- Protecting Your Brand With Zak Kurtz of Sneaker Legal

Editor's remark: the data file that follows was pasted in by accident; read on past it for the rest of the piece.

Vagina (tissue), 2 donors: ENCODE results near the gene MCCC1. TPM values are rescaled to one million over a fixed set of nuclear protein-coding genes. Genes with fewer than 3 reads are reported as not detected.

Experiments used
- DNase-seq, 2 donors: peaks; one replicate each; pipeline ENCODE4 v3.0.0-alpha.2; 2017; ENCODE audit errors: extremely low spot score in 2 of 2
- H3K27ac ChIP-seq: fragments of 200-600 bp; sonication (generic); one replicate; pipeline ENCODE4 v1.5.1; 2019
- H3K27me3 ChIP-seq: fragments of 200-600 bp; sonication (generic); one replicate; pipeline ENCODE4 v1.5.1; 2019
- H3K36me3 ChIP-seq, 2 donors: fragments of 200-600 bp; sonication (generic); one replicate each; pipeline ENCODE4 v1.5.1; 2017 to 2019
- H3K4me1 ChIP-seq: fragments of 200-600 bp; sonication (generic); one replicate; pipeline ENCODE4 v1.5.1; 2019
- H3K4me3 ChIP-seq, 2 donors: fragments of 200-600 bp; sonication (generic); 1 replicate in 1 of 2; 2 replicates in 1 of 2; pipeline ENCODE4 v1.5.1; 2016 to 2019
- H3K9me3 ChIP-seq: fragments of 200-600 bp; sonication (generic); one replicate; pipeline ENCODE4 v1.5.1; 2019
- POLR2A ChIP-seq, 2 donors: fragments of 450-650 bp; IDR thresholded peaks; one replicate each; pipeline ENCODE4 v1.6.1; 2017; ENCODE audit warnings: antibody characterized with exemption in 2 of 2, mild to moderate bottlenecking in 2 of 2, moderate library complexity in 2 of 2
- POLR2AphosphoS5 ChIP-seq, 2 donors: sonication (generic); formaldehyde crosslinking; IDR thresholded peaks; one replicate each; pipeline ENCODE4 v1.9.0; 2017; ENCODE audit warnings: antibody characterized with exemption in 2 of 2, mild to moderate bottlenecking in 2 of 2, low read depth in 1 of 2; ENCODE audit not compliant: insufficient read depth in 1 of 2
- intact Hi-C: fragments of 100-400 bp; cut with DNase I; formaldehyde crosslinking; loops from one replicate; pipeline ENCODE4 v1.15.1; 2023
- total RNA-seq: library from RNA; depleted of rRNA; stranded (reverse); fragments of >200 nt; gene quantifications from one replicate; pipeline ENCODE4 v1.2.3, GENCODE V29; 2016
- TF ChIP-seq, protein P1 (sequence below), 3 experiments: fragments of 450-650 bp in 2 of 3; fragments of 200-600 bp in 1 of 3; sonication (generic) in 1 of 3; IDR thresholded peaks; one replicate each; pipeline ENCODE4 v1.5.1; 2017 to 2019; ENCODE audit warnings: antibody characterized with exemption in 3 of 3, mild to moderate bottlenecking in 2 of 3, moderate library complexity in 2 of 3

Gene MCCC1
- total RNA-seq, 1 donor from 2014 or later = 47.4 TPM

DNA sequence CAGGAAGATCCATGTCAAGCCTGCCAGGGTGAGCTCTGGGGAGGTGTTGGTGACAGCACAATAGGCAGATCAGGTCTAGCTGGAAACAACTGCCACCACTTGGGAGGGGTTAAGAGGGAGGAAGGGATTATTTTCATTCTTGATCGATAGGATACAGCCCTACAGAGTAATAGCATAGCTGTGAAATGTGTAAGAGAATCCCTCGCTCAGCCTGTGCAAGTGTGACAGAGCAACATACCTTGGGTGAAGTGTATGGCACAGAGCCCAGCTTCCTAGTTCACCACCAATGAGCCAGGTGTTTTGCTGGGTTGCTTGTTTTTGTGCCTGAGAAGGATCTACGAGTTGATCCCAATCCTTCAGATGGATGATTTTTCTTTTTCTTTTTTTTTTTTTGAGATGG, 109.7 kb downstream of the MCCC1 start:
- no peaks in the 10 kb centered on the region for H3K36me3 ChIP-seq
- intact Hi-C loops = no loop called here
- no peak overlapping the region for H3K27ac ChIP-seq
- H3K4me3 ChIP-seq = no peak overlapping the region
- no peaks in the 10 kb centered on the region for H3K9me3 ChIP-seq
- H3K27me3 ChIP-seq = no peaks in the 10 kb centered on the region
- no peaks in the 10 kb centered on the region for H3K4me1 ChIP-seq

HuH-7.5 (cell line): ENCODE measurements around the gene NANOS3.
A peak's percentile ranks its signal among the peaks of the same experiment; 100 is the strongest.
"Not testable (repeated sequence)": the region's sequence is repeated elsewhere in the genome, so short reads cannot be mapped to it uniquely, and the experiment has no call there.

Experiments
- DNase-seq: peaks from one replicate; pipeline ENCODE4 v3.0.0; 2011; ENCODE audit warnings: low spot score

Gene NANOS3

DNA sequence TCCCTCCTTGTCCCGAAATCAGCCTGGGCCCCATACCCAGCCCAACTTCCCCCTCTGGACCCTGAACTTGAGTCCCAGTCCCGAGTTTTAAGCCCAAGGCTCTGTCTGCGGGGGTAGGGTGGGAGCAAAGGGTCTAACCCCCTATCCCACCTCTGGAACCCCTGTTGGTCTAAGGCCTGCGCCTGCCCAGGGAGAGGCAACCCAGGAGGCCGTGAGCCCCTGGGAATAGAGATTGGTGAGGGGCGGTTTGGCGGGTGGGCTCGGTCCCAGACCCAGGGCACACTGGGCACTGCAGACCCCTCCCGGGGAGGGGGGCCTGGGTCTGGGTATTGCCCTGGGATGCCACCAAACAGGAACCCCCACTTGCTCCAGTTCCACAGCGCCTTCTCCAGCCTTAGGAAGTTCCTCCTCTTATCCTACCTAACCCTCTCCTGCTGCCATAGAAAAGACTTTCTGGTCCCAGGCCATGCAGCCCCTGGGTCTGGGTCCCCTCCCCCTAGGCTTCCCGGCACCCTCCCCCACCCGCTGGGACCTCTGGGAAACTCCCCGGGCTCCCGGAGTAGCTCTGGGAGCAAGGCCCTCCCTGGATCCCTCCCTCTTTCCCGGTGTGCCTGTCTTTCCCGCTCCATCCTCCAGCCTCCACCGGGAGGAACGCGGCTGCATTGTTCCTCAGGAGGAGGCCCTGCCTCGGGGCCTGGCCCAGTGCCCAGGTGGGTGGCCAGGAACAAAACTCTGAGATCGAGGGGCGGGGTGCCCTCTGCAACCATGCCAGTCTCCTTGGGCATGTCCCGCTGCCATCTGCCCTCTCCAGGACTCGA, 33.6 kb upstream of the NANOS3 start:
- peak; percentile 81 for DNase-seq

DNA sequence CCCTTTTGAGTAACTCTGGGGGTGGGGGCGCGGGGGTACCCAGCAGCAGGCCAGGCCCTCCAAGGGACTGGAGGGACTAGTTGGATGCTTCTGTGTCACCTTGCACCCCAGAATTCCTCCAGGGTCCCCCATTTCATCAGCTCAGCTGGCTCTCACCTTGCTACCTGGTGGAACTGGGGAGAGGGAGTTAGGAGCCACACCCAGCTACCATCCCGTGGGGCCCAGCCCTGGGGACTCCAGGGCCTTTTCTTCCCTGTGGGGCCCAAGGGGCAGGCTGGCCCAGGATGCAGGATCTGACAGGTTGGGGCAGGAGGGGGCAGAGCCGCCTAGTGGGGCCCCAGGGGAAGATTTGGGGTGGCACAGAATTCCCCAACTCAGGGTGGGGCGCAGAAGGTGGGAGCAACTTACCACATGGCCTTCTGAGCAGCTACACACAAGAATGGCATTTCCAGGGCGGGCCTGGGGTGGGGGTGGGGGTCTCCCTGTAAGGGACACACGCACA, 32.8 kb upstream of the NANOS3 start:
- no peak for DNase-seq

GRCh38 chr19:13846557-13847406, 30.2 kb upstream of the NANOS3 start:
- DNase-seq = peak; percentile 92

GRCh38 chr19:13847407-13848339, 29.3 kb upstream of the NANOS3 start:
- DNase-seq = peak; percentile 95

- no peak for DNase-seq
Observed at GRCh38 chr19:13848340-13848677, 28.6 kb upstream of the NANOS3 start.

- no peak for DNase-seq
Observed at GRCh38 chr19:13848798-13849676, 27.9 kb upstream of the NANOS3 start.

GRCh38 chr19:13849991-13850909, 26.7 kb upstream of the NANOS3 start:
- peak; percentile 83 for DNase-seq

Almost every creative entrepreneur starts their business out of passion but as time goes on and the business grows, the legal matters of the business become more important but also often fall to the wayside. Zak Kurtz, lawyer and founder of Sneaker & Streetwear Legal Services dba Sneaker Legal, has turned his passion for kicks and coveted streetwear into a business designed to help creative entrepreneurs with all of those legal matters so that they can focus on their passions, while he focuses on his. We got the chance to chat with Zak about how he found an opportunity in a niche legal space, his tips for new creative entrepreneurs and what some of the keys have been to his success. Read the conversation below! Hey Zak! Thanks for chatting with us. Can you tell us a bit about you and your firm? Hey guys! So, my name is Zak Kurtz and I'm the founder of Sneaker & Streetwear Legal Services, also known as Sneaker Legal. Sneaker Legal works with clients in the sneakers, fashion, sports and entertainment space to help them protect their brand across a number of legal matters. You've built a very cool career in an admittedly niche space. What was the key to getting there? If you like something, go do it. I read a good book last week, and a line that I remember from it is, "let your joy be your GPS", meaning, whatever brings you passion, whatever brings you joy, do that in your life. Let that guide you. My grandfather was a judge, so I knew I wanted to be a lawyer but I wasn't sure about what in. I played soccer soccer in college overseas, so I thought I wanted to be a sports lawyer but in law school, while I was doing sports law, and I was president of all these things, and I was making a lot of money, I wasn't happy. I would sit on my computer and I would just look at trademarks like drawings of sneakers. Never did I know that one day I'd have a special law firm that's niche was in sneakers and streetwear. If you never giving up and follow your passions, that will definitely lead you to a good career and also a good life. We love that story and the self awareness about what makes you happy. At the end of the day, just be you. Staying true to yourself and what you love is the most important thing. If you're passionate about something, maybe it's sneakers and law or maybe it's something else, that will find a way to shine. If you want to build a brand and you're a good human being, people will come to you. We only live so long and I think it's important to be yourself and that really attracts people and brings good things into your life. You seem to have a great capability at getting clients. Any secrets there? A lot of the time, people don't reach out to legal because they're afraid of legal's answer always being "no". Due to this, most of the time when people come to lawyers, it's reactive. It's after you're getting a cease and desist or after you're getting a lawsuit. So, it's very important just to be upfront and work with your client so that that stuff doesn't happen. If you're releasing a shoe, come to us and we could say, "hey, this looks like an Adidas or a Nike. You might want to change this" or "this name is already trademarked by another company so you might want to change your name". We always take a very open approach because we believe it's important to be proactive with legal and I think that openness has helped create a welcome environment for new clients. Once you get a new client, what's often the first legal item that they might need help with? Starting is the hardest thing for your brand but once you start, you need to start thinking about all the stuff like establishing an LLC, registering trademarks, bringing on a lawyer or having someone around that you can ask those types of questions to. I can't tell you how many questions I get daily about little things like "should I have a contract for this?" or "do I need an NDA for that?". These are simple questions that a lawyer could answer for free or in a few minutes and I think it's good to start building that network and have that team environment. If I was to focus on one thing though, It would be the trademark. Anyone could actually do their own application or do some research but if you take it the next step and actually hire a lawyer, working on the trademark will really help protect your brand. That way you're boxing out the other people from using that name or that logo. Lastly, outside of the legal field, what's one piece of advice you'd give to a new entrepreneur or small business owner? You need to have a great team and be able to rely on other people because you can't do everything yourself. Then, once you find the right people, you need to trust them and let them do their job. I'm very cautious about every micromanaging them. I want my team to know that, as long they get the work done, they can be creative and flexible with their approach and I feel like that's been a key to the success of my team. Make sure to follow Sneaker Legal for all of your sneakers and streetwear legal info and keep it locked to Pier Five for more conversations with creative entrepreneurs and small business owners. Legal Disclaimer: The information provided on this website does not, and is not intended to, constitute legal advice; instead, all information, content, and materials available on this site are for general informational purposes only. Information on this website may not constitute the most up-to-date legal or other information. Readers of this website should contact their attorney to obtain advice with respect to any particular legal matter. No reader, user, or browser of this site should act or refrain from acting on the basis of information on this site without first seeking legal advice from counsel in the relevant jurisdiction. Only your individual attorney can provide assurances that the information contained herein – and your interpretation of it – is applicable or appropriate to your particular situation. Use of, and access to, this website or any of the links or resources contained within the site do not create an attorney-client relationship between the reader, user, or browser and website authors, contributors, contributing law firms, or committee members and their respective employers. 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Ready For Anything With Bimma Williams of Claima Latest Guests Catch up with our latest conversations. Nov 8 Building Your Own Spaces With Monday Girl Oct 9 Protecting Your Brand With Zak Kurtz of Sneaker Legal Sep 14 Pier Five x PUMA: Community Court Day 2023 Sep 9 Embracing Your Community With Sarah Sukumaran of Lilith NYC Aug 25 A Strong Foundation With Carlo Aragon of Salomonology Aug 11 Embracing Impermanence With Sandro Petrillo of SSSOAPS Jul 28 Doing It His Way With Rae Mendoza of ICYT Jul 15 Slow & Steady with Josh Heares of Porter James Sports Jun 21 Putting In The Hours With Jess Sanchez of Santa Isla Mar 21 A New Chapter With Jason Faustino Of Saucony Mar 8 Chasing Your Curiosity With Carolyn Chen of Dandylion Feb 16 Keeping It Authentic With Katherine Johnsen Explore All Guests